Data retention mandates harm users, and slows innovation
UN Special Rapporteur David Kaye’s recent report on encryption and anonymity online found that “broad mandatory data retention policies limit an individual’s ability to remain anonymous.” The government’s ability to require retention, the Special Rapporteur wrote, “has inevitably resulted in the State having everyone’s digital footprint.” Retention also “increases the potential for theft and disclosure of individual information,” exposing everyone to greater risk of fraud and abuse.
Not only human rights, but innovation and the continued growth of the internet economy are harmed by data retention mandates. Such barriers discourage new competitors like startups from entering the market, and deter growth across borders, as our recently published Digital Rights & Business Memo makes clear. Vodafone has spoken out against the Australian data retention proposal as wasteful, unnecessary for business purposes, and costly both in terms of the financial costs of storage as well as in harm to its reputation. According to the telco, “It is perceived by consumers that IP-identifier information could be used for surveillance activities” — meaning that privacy-conscious users would be deterred from using the company’s services under a retention law. Moreover, Vodafone points to the fact that the two-year retention mandate is a longer duration than most retention laws require, without justification: most data requested by law enforcement agencies is less than six months old, the company says.
For its part, US provider Verizon told Congress, “we have learned that the longer we keep records beyond what we need them, the greater the risks to the privacy of our customers.”
The UK should rethink other proposals that damage the integrity of systems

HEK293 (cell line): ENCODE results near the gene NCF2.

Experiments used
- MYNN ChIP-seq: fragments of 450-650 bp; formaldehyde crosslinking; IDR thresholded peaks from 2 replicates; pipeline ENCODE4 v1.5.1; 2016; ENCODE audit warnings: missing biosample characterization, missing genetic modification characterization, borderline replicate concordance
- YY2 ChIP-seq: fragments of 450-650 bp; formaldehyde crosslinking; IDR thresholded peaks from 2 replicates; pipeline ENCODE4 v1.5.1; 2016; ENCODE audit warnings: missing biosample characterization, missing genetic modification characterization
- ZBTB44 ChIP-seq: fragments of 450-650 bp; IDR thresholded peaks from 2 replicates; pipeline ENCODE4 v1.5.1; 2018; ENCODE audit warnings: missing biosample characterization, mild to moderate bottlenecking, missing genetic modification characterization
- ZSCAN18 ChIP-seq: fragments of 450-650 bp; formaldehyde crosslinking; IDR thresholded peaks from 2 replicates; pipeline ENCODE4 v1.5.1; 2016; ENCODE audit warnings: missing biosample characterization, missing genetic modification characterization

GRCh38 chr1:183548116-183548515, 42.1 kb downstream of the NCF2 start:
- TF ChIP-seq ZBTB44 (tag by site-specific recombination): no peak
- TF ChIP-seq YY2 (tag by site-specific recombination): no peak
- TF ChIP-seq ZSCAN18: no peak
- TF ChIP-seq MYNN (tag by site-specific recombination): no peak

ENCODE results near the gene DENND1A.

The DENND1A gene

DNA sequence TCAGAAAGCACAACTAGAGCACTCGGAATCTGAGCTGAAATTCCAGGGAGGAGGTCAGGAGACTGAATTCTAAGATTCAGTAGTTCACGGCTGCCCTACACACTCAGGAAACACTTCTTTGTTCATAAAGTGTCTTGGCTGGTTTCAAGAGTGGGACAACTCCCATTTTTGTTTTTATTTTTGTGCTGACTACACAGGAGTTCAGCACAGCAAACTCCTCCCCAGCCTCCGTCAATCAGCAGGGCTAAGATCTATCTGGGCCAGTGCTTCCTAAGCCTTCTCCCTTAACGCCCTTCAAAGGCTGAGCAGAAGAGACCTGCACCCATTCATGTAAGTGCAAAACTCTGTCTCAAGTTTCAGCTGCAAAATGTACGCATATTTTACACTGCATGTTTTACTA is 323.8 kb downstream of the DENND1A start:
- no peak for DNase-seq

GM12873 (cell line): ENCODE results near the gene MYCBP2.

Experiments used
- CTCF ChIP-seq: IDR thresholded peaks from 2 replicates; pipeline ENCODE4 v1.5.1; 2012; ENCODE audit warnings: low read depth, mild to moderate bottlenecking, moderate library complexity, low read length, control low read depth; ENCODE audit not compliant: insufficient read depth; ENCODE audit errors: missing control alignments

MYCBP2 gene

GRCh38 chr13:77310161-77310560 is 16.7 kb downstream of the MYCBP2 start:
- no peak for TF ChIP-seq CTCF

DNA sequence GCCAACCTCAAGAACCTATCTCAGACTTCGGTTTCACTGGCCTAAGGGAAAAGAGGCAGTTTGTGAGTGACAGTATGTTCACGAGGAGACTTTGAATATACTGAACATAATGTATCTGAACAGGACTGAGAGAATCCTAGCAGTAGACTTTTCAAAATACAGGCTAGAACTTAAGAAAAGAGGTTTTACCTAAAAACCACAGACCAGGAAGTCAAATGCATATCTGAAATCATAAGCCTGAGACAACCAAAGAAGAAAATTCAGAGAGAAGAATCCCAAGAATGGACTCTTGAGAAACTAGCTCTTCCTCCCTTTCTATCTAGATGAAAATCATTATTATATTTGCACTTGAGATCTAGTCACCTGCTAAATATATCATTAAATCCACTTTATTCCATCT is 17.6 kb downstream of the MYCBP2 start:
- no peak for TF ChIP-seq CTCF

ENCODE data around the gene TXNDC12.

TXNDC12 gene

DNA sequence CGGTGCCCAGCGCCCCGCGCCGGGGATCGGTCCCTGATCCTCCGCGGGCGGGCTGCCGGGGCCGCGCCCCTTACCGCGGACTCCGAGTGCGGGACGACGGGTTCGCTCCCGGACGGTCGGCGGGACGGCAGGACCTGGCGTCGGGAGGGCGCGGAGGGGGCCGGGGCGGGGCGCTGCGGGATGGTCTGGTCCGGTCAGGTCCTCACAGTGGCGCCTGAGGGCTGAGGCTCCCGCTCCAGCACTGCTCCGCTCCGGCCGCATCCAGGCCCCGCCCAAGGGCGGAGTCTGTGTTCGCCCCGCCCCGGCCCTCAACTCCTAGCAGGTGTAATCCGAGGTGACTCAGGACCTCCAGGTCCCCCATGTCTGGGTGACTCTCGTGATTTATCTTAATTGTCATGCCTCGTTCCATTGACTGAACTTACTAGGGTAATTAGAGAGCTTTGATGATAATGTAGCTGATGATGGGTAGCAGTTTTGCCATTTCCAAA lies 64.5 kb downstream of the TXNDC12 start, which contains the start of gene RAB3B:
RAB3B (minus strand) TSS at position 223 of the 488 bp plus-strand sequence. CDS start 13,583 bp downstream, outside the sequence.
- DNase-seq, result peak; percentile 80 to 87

The UK has promoted several policies over the last year that would have an unacceptable impact on the rights of users. One of the most extreme examples is reflected in Prime Minister David Cameron’s continued remarks on encryption technologies. PM Cameron has expressed a desire to push forward a ban of certain encryption in a bill this fall. The extraterritoriality provision of the DRIPA would mean that this ban could be enforced by the government against any internet company that can be accessed within UK borders. This ban would not only harm the human rights of UK citizens, but also harm their security, and the rights and security for users around the world who rely on encryption to keep themselves safe. With the renewed examination of data retention, it is possible these two topics could be tied together in a single bad legislative package.
Over the next six months, we can likely see a new data retention mandate go through the Parliament. Access believes these mandates, and other harmful provisions, should be rejected, and instead the UK should focus on rights-respecting laws and policies. The International Principles on the Application of Human Rights to Communications Surveillance explain, “states should not compel service providers or hardware or software vendors to build surveillance or monitoring capability into their systems, or to collect or retain particular information purely for State Communications Surveillance purposes.” Access recently published an Implementation Guide for these principles, which recommends that providers retain user data for “no longer than it is necessary for the Provider in the ordinary scope of business.” Any law that requires otherwise harms users’ human rights and puts their security at risk.
We’ve also started an email list to organize civil society opposition to these mandates around the world, and we encourage you to contact us if you’d like to join.